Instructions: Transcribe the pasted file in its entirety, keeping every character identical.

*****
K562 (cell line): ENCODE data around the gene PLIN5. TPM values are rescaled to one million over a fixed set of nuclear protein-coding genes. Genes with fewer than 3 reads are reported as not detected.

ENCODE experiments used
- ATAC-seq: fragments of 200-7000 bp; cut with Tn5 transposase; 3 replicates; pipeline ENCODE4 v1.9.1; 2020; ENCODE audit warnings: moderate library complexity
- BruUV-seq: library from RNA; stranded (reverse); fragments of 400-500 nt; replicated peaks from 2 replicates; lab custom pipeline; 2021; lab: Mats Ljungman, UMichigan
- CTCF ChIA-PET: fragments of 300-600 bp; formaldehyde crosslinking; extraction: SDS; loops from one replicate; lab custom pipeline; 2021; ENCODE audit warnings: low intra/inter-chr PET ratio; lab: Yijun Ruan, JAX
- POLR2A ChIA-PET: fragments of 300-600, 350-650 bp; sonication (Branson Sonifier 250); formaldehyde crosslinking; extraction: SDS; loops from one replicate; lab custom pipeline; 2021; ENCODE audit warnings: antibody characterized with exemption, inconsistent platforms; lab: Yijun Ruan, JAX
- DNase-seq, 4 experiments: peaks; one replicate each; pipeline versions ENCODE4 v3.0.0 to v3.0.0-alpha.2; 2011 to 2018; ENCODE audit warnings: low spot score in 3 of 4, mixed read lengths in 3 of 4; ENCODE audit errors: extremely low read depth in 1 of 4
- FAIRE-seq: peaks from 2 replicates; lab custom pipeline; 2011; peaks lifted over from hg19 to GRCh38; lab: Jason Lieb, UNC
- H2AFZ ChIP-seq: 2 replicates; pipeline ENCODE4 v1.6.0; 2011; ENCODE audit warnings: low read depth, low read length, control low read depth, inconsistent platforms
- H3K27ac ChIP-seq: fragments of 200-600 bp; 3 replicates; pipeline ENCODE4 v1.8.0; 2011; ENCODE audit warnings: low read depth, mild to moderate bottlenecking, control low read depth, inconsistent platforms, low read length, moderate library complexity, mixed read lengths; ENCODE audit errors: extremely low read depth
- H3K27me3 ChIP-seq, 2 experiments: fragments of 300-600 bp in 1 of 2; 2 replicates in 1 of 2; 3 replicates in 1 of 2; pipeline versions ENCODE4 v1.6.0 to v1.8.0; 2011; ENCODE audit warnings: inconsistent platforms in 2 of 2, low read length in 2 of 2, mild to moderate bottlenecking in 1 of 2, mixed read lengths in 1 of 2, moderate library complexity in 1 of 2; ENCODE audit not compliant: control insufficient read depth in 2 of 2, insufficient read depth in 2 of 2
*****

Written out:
K562 (cell line): ENCODE data around the gene PLIN5. TPM values are rescaled to one million over a fixed set of nuclear protein-coding genes. Genes with fewer than 3 reads are reported as not detected.

ENCODE experiments used
- ATAC-seq: fragments of 200-7000 bp; cut with Tn5 transposase; 3 replicates; pipeline ENCODE4 v1.9.1; 2020; ENCODE audit warnings: moderate library complexity
- BruUV-seq: library from RNA; stranded (reverse); fragments of 400-500 nt; replicated peaks from 2 replicates; lab custom pipeline; 2021; lab: Mats Ljungman, UMichigan
- CTCF ChIA-PET: fragments of 300-600 bp; formaldehyde crosslinking; extraction: SDS; loops from one replicate; lab custom pipeline; 2021; ENCODE audit warnings: low intra/inter-chr PET ratio; lab: Yijun Ruan, JAX
- POLR2A ChIA-PET: fragments of 300-600, 350-650 bp; sonication (Branson Sonifier 250); formaldehyde crosslinking; extraction: SDS; loops from one replicate; lab custom pipeline; 2021; ENCODE audit warnings: antibody characterized with exemption, inconsistent platforms; lab: Yijun Ruan, JAX
- DNase-seq, 4 experiments: peaks; one replicate each; pipeline versions ENCODE4 v3.0.0 to v3.0.0-alpha.2; 2011 to 2018; ENCODE audit warnings: low spot score in 3 of 4, mixed read lengths in 3 of 4; ENCODE audit errors: extremely low read depth in 1 of 4
- FAIRE-seq: peaks from 2 replicates; lab custom pipeline; 2011; peaks lifted over from hg19 to GRCh38; lab: Jason Lieb, UNC
- H2AFZ ChIP-seq: 2 replicates; pipeline ENCODE4 v1.6.0; 2011; ENCODE audit warnings: low read depth, low read length, control low read depth, inconsistent platforms
- H3K27ac ChIP-seq: fragments of 200-600 bp; 3 replicates; pipeline ENCODE4 v1.8.0; 2011; ENCODE audit warnings: low read depth, mild to moderate bottlenecking, control low read depth, inconsistent platforms, low read length, moderate library complexity, mixed read lengths; ENCODE audit errors: extremely low read depth
- H3K27me3 ChIP-seq, 2 experiments: fragments of 300-600 bp in 1 of 2; 2 replicates in 1 of 2; 3 replicates in 1 of 2; pipeline versions ENCODE4 v1.6.0 to v1.8.0; 2011; ENCODE audit warnings: inconsistent platforms in 2 of 2, low read length in 2 of 2, mild to moderate bottlenecking in 1 of 2, mixed read lengths in 1 of 2, moderate library complexity in 1 of 2; ENCODE audit not compliant: control insufficient read depth in 2 of 2, insufficient read depth in 2 of 2